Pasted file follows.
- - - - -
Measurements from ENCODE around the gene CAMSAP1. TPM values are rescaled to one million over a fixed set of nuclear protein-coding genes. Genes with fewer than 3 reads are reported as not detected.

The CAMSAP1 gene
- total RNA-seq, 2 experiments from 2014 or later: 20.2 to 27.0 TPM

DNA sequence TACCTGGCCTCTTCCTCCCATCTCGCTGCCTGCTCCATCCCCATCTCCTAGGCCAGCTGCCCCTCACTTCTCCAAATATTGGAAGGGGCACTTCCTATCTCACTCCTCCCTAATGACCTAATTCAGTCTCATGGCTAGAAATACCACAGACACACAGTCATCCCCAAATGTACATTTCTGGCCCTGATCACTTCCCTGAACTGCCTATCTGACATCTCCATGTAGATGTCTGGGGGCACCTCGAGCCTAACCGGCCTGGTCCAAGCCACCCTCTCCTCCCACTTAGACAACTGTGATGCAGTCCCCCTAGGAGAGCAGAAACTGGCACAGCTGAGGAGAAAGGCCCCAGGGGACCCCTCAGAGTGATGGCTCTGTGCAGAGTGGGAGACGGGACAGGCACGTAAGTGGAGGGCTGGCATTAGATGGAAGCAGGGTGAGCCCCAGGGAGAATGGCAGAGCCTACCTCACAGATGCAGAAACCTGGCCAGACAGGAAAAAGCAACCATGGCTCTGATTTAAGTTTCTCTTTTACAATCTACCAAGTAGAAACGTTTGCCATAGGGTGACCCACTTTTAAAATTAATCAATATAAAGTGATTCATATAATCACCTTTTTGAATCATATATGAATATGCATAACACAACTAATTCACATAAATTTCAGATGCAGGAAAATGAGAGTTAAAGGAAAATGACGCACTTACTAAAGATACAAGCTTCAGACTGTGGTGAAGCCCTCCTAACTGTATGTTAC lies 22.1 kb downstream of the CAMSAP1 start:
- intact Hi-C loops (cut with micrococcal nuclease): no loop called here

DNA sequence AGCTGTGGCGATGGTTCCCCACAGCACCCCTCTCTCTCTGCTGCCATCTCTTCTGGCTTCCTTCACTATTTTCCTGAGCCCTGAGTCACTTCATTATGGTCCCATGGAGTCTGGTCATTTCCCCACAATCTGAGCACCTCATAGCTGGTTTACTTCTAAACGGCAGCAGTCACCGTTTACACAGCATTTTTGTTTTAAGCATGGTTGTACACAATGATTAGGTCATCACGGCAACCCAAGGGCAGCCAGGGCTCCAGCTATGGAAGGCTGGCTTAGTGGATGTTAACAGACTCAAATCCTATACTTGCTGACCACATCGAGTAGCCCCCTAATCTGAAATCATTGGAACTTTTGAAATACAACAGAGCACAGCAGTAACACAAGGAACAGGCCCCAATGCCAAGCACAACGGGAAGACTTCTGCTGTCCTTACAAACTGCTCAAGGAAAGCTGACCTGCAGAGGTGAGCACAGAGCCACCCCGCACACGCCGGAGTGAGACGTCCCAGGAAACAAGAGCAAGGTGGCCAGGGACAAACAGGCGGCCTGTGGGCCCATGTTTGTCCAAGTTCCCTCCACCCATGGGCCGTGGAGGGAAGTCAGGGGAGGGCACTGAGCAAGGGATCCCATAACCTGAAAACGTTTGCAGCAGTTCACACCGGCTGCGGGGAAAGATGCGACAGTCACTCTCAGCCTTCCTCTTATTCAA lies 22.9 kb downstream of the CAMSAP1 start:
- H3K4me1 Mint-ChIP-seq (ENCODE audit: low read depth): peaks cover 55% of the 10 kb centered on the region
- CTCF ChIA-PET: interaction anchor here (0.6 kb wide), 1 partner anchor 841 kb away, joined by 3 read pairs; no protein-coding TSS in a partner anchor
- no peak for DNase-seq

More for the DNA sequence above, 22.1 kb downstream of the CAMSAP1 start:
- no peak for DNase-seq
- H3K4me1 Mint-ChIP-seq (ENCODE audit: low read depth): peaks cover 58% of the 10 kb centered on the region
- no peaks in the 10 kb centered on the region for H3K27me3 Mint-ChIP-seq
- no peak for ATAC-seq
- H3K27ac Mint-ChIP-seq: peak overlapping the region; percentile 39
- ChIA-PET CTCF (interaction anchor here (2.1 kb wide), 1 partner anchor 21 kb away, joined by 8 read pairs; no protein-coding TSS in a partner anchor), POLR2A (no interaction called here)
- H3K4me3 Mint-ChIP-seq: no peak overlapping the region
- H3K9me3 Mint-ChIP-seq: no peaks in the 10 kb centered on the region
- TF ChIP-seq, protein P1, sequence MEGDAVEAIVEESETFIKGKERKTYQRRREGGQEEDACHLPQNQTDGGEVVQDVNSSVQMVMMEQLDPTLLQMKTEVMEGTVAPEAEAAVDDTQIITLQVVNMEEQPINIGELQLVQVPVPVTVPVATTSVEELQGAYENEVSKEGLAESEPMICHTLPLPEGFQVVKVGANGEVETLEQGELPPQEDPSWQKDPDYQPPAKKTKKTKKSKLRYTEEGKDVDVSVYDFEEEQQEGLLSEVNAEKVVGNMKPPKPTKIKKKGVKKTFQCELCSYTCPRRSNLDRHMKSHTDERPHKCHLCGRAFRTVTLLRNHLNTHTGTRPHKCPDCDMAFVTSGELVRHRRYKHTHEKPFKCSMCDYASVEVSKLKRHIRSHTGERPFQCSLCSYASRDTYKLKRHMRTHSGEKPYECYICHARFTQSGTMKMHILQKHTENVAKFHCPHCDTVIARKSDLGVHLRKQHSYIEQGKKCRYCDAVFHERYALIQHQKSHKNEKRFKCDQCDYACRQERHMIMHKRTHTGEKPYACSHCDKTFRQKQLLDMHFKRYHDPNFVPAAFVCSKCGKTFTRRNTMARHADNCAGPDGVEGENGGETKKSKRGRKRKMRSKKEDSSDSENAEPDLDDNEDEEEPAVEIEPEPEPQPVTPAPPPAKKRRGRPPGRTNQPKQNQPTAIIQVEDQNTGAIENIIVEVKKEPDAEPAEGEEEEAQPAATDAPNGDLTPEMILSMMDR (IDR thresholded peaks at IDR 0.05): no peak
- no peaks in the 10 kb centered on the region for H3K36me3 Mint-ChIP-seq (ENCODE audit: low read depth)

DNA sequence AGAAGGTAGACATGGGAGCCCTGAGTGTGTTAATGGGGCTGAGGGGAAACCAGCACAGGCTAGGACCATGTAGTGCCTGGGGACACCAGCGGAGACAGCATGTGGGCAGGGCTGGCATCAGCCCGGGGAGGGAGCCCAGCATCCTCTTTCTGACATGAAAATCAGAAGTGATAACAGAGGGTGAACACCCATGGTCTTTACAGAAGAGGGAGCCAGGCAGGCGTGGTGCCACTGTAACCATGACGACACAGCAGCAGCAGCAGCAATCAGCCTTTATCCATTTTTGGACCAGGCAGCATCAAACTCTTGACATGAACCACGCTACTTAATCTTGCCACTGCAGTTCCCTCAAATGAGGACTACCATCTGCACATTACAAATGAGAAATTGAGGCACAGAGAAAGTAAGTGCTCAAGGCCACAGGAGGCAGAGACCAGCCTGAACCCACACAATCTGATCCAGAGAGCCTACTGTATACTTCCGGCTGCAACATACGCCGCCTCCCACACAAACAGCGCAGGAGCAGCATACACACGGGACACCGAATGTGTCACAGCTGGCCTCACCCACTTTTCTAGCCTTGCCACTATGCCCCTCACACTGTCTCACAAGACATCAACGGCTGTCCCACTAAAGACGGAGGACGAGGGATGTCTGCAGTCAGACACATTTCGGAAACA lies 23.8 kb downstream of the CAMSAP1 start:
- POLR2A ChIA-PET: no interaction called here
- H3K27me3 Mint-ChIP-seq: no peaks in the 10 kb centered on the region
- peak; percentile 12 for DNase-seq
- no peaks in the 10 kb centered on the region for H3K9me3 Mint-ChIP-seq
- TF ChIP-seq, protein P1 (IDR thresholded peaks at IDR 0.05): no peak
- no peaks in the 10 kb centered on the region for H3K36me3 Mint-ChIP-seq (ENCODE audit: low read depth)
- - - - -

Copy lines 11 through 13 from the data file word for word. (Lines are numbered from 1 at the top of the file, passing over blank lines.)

- no peak for DNase-seq
- H3K4me1 Mint-ChIP-seq (ENCODE audit: low read depth): peaks cover 58% of the 10 kb centered on the region
- no peaks in the 10 kb centered on the region for H3K27me3 Mint-ChIP-seq